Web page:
Navigation Links
Arming US troops with insect-protective gear

This press release is available in Spanish.

The U.S. Department of Agriculture (USDA) and the U.S. Department of Defense (DOD) have joined forces to create effective barriers and gear that help shield deployed soldiers from disease-causing insects.

Scientists at the Agricultural Research Service (ARS) Center for Medical, Agricultural and Veterinary Entomology (CMAVE) in Gainesville, Fla., are evaluating insecticides, testing pesticide application equipment, and treating military tents, camouflage screening and sun awnings with long-lasting residual pesticides. The research is a component of a USDA-DOD initiative called the Deployed War-Fighter Protection Research Program. ARS is USDA's principal intramural scientific research agency.

Biting insects and arthropods can transmit pathogens that cause devastating diseases such as malaria, dengue fever, yellow fever and Japanese encephalitis (spread by mosquitoes), or leishmaniasis (spread by sand flies infected with Leishmania parasites). Such illnesses are a particular problem for susceptible U.S. troops deployed to countries where these diseases are common.

Entomologist Seth Britch, who works in CMAVE's Mosquito and Fly Research Unit and is also a captain in the U.S. Army Reserve, found that camouflage netting treated with a specially formulated insecticide effectively reduces mosquito populations and provides long-lasting protection for military personnel. Desert-pattern netting material was sprayed, allowed to dry, packed and shipped to Tallil Air Force Base in Iraq, where it was stored for five months, tested and then shipped back to CMAVE for analysis. Almost 300 days after it had been treated, the material was still successful in controlling mosquitoes. Treated netting also provided protection against sand flies and filth flies.

In another experiment, scientists evaluated ultra-low-volume pesticide spray equipment, chemicals and application techniques in Kenya against sand flies. Britch, CMAVE center director Kenneth Linthicum, and collaborators from the Navy Entomology Center of Excellence at Jacksonville Naval Air Station in Florida and the U.S. Army Medical Research Unit in Nairobi, Kenya, tested two pesticide sprayers and two pesticides to kill sand fly species comparable to those found in Iraq and Afghanistan. DOD equipment and one of the pesticides tested performed well against sand flies.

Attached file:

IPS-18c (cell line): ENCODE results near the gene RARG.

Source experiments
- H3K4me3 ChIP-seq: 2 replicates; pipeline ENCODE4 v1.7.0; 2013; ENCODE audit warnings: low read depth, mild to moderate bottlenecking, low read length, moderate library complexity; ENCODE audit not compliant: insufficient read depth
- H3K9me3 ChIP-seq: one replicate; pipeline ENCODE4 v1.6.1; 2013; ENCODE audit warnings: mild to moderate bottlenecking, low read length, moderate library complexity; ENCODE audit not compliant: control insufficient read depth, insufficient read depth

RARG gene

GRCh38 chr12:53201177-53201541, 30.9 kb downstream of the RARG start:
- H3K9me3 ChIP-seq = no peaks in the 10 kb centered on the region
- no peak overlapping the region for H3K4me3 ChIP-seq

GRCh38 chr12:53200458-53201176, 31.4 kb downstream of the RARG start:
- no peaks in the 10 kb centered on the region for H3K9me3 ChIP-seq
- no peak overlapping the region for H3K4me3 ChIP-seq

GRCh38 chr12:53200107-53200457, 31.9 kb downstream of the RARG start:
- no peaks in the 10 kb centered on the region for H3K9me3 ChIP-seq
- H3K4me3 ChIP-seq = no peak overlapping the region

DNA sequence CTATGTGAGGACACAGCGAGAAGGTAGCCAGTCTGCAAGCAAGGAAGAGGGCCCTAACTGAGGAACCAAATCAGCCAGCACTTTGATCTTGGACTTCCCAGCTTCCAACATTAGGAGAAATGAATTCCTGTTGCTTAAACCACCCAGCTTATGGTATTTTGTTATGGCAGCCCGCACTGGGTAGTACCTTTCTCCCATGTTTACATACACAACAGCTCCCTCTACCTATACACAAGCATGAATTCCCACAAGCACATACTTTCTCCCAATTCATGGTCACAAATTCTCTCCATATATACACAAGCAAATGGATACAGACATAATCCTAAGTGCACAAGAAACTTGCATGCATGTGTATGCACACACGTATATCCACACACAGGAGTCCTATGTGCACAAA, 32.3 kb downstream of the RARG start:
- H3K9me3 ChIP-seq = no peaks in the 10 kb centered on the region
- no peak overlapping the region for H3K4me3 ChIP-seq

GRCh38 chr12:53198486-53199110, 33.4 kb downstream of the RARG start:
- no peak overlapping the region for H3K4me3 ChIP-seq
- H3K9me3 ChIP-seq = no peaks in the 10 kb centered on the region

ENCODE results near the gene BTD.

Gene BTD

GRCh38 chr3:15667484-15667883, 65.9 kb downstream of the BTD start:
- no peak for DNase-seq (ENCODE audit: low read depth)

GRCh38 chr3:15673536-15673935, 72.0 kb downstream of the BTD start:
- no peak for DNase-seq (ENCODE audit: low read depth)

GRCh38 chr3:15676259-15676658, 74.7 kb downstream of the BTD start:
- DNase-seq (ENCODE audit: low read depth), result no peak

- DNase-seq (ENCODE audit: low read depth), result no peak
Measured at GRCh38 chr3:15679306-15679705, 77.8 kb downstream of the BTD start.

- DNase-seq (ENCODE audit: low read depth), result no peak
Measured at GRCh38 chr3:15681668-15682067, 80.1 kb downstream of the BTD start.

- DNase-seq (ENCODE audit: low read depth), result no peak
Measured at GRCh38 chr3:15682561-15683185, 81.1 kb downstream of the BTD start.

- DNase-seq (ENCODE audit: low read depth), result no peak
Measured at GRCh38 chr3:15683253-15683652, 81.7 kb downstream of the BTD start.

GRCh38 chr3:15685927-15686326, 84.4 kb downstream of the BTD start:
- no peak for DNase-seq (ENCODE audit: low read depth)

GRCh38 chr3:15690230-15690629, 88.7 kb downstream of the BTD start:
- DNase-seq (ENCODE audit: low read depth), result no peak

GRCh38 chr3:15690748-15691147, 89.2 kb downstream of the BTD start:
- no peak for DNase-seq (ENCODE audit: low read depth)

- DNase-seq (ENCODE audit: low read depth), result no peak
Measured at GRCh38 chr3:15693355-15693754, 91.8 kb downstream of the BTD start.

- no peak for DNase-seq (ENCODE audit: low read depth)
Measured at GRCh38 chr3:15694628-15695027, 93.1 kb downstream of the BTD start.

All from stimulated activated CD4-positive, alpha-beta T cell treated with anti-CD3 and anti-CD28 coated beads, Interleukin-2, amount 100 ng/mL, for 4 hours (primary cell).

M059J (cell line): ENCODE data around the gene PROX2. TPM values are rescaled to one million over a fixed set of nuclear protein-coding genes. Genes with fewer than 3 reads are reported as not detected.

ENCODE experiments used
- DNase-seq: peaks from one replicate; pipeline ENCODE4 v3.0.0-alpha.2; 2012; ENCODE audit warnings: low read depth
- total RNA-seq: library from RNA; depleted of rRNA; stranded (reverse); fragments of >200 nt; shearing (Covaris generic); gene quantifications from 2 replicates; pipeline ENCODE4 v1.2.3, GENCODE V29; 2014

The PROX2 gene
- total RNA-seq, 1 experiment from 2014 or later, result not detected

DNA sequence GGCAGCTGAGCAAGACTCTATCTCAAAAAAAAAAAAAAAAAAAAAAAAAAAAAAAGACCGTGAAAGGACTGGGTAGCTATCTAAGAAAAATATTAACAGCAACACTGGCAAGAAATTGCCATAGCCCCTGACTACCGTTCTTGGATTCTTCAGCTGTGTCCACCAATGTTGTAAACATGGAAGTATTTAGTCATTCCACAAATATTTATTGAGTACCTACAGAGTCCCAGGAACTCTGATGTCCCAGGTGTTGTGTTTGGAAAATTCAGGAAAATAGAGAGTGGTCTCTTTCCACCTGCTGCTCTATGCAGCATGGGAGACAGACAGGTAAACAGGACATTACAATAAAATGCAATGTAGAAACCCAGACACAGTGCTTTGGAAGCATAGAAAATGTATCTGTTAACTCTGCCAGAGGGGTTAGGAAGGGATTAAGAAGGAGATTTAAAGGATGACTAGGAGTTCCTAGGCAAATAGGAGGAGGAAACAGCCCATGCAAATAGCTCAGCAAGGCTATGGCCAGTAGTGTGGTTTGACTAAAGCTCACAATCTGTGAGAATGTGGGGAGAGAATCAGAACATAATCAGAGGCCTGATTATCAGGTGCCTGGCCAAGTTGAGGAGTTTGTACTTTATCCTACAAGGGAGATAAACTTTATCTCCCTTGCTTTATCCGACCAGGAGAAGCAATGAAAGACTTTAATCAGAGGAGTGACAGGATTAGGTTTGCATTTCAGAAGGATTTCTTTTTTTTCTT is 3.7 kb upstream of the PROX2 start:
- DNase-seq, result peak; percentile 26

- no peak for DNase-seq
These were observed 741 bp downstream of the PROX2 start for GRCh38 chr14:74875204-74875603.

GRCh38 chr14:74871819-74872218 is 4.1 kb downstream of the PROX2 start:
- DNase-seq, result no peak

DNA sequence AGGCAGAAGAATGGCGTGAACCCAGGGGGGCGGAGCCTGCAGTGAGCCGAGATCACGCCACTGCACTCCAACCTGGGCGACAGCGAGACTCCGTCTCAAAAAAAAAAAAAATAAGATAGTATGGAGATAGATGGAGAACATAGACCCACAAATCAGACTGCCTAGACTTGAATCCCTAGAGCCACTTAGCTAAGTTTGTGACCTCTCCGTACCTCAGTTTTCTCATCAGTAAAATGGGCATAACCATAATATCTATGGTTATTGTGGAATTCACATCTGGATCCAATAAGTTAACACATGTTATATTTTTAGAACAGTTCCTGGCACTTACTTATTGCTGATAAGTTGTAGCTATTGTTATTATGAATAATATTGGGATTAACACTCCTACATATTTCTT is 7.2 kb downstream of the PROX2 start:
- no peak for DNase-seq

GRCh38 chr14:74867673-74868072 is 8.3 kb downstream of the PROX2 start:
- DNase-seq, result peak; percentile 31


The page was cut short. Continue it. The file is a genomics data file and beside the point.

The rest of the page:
Linthicum, Britch and CMAVE entomologist Daniel Kline are also part of a team that evaluates repellents, treatment methods and spray equipment in locations like California's Coachella Valley desert, which looks similar ecologically and environmentally to deserts in the Middle East. Researchers work to ensure that all application techniques and equipment are effective before being used by military personnel deployed to hot, arid environments.

Contact: Sandra Avant
United States Department of Agriculture - Research, Education and Economics

Related biology news :

1. Global warming threat to coral reefs: Can some species adapt?
2. UNH researchers find African farmers need better climate change data to improve farming practices
3. Is rainfall a greater threat to Chinas agriculture than warming?
4. Ice sheet collapse and sea-level rise at the Boelling warming 14,600 years ago
5. Disarming disease-causing bacteria
6. Impact of warming climate doesnt always translate to streamflow
7. CU research shows warming climate threatens ecology at mountain research site west of Boulder
8. Global warming has driven Europes mountain plants to migrate 2.7 meters upwards in 7 years
9. Pacific islands may become refuge for corals in a warming climate, study finds
10. Global warming refuge discovered near at-risk Pacific island nation of Kiribati
11. Earths water cycle intensifying with atmospheric warming
Post Your Comments:
(Date:6/15/2016)... 2016 Transparency Market Research ... Market by Application Market - Global Industry Analysis Size Share ... the report, the  global gesture recognition market  was ... is estimated to grow at a CAGR of ... Increasing application of gesture recognition technology ...
(Date:6/2/2016)... The Department of Transport Management (DOTM) of ... project, for the , Supply and Delivery of ... Infrastructure , to Decatur , ... Management Solutions. Numerous renowned international vendors participated in the tendering ... selected for the most compliant and innovative solution. The contract ...
(Date:5/20/2016)... , May 20, 2016  VoiceIt is ... partnership with VoicePass. By working together, ... experience.  Because VoiceIt and VoicePass take slightly different ... engines increases both security and usability. ... excitement about this new partnership. "This ...
Breaking Biology News(10 mins):
(Date:6/23/2016)... - FACIT has announced the creation of a ... Propellon Therapeutics Inc. ("Propellon" or "the Company"), to ... of first-in-class WDR5 inhibitors for the treatment of ... an exciting class of therapies, possessing the potential ... patients. Substantial advances have been achieved with the ...
(Date:6/23/2016)... -- The Prostate Cancer Foundation (PCF) is pleased to announce 24 new ... prostate cancer. Members of the Class of 2016 were selected from a pool ... Read More About the Class of 2016 PCF Young Investigators ... ... ...
(Date:6/23/2016)... , ... June 23, 2016 , ... STACS DNA Inc., ... Leader at the Arkansas State Crime Laboratory, has joined STACS DNA as a Field ... DNA team,” said Jocelyn Tremblay, President and COO of STACS DNA. “In further expanding ...
(Date:6/23/2016)... Andrew D Zelenetz ... Published recently in Oncology ... touchONCOLOGY, Andrew D Zelenetz , discusses the ... is placing an increasing burden on healthcare systems ... With the patents on many biologics expiring, interest ...
Breaking Biology Technology: